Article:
It’s hard to know for sure whether Comedian Michelle Wolf, whose performance at the White House Correspondents’ Association dinner last Saturday is by now widely known, actually got the result she had intended. She did draw some laughter, although much of it was uncomfortable. People from both parties have expressed shock and distaste, but if that is what Michelle Wolf was going for, after all, then her performance was a success.
On the other hand, instead of taking offense, many are praising Michelle Wolf for her equivalent of “telling it like it is” (Let’s remember who this characteristic has most often been attributed to in recent times). Others say that in light of the tasteless comments, insensitive remarks, and cruel opining that Trump and his administration are now known for, Michelle Wolf was just responding in kind. Again, despite the lack of laughs in the room, this indicates that Wolf succeeded, really, at what she set out to do.
If one is trying to make a point to a group one strongly opposes, however, is insulting, rant-heavy monologue the best tack to take? Does stooping to the same level of vindictive, vulgar, offensive commentary really make the intended point?
“We’ve had awkward dinners before, no question. But this is a different time,” says USA Today Washington Bureau Chief Susan Page. “…This week, a poll came out by Quinnipiac that showed that the majority of Republicans believe the press is the enemy of the American people, not a defender of democracy. That is an impression that we need to do everything we can to show that that is not true, that that is not the case, and that we’re motivated not by partisanship, but by a search for the truth.”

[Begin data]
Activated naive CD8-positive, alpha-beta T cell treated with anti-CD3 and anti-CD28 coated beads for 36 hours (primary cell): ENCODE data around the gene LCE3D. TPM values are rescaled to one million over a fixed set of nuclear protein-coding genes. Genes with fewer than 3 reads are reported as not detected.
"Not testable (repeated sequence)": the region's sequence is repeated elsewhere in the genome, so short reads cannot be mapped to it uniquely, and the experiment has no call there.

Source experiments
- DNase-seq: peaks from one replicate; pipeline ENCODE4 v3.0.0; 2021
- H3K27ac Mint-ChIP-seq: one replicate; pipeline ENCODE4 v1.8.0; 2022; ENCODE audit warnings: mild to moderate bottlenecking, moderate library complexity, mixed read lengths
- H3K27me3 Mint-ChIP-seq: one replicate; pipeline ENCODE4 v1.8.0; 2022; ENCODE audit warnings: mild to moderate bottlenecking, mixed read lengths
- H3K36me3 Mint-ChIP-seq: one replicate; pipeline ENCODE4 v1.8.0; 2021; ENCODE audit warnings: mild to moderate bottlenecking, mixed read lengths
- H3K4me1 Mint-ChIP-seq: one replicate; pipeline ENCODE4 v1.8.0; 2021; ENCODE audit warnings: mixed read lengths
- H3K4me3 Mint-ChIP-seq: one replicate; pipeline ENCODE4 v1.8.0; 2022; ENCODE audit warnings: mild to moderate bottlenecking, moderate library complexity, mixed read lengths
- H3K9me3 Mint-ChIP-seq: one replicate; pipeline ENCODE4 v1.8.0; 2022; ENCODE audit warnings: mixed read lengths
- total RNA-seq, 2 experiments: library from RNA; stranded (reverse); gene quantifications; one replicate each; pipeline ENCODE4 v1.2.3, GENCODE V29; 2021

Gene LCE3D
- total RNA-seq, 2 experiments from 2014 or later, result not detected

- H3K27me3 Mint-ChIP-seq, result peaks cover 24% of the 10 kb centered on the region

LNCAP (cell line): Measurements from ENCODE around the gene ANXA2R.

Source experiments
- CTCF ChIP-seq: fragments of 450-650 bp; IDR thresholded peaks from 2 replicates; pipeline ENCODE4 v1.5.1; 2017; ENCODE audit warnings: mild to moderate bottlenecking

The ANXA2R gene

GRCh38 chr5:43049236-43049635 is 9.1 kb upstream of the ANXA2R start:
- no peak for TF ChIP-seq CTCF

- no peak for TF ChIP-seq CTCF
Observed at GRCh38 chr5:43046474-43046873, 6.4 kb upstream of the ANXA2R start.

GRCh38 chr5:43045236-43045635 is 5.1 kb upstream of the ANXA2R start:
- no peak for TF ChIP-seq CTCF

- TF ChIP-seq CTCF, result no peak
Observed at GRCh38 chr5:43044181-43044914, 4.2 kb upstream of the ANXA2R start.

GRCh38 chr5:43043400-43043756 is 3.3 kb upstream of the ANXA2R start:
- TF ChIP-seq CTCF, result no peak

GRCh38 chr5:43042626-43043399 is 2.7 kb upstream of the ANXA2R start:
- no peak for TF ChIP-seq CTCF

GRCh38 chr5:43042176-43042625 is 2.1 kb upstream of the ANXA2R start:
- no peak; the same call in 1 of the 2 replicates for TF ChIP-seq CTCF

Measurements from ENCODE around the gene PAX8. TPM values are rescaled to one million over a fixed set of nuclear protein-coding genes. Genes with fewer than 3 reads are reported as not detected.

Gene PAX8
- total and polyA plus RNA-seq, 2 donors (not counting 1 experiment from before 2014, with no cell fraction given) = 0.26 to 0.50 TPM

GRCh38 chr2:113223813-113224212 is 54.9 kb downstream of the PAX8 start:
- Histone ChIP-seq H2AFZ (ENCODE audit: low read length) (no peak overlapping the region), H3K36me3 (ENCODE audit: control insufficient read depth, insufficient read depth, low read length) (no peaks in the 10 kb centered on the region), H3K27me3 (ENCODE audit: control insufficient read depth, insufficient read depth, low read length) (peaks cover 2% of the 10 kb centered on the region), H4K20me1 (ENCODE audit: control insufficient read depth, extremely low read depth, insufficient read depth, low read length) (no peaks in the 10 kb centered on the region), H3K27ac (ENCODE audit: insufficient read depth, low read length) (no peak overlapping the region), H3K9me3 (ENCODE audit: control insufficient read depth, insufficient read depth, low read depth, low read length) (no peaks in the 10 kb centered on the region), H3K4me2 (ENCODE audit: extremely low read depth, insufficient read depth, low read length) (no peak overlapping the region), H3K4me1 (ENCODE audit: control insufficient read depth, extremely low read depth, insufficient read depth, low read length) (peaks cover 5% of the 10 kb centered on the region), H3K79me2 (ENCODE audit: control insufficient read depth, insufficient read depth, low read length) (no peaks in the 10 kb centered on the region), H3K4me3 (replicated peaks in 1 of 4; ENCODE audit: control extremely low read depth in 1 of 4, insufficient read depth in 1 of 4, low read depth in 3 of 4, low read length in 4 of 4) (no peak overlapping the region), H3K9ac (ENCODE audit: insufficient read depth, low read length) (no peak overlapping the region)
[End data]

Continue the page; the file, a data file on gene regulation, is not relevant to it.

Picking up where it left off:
Perhaps, as some have remarked, the White House Correspondents’ Association dinner has begun to take itself too seriously. Michelle Wolf, says Masha Gessen of The New Yorker, “blasted open the fictions of journalism” with Saturday’s performance. Nevertheless, the White House Correspondents’ Association has supported the work of journalism in several ways, providing, among other things, scholarships for journalism students.
Donald Trump and his ilk have made every effort to discredit and belittle American journalists and the press, in general. Michelle Wolf’s set on Saturday did nothing to elevate the press in the eyes of the GOP.
“I’m someone who has dinged President Trump often for his narcissism,” said Los Angeles Times Columnist Jonah Goldberg. “The institutional narcissism that was on display (last night) at the correspondents’ dinner I think was a gift to Donald Trump. The crudeness toward Sarah Huckabee Sanders was a gift to the White House. It lets them double down on their ‘These elites are persecuting us’ storyline.”
No matter what Michelle Wolf’s intent was with her comedy set on Saturday, and no matter whether she succeeded or failed that night, we can be almost certain of her success as a self-promoter. No publicity is bad publicity. She may not have been well-known this time last week, and she may not be very funny, but the name Michelle Wolf is now trending globally.
Did Michelle Wolf go too far at the White House Correspondents’ Dinner? | Face the Nation [2018-04-29]
Comedy writer: WHCD was vicious, not funny | Fox News [04-29-2018]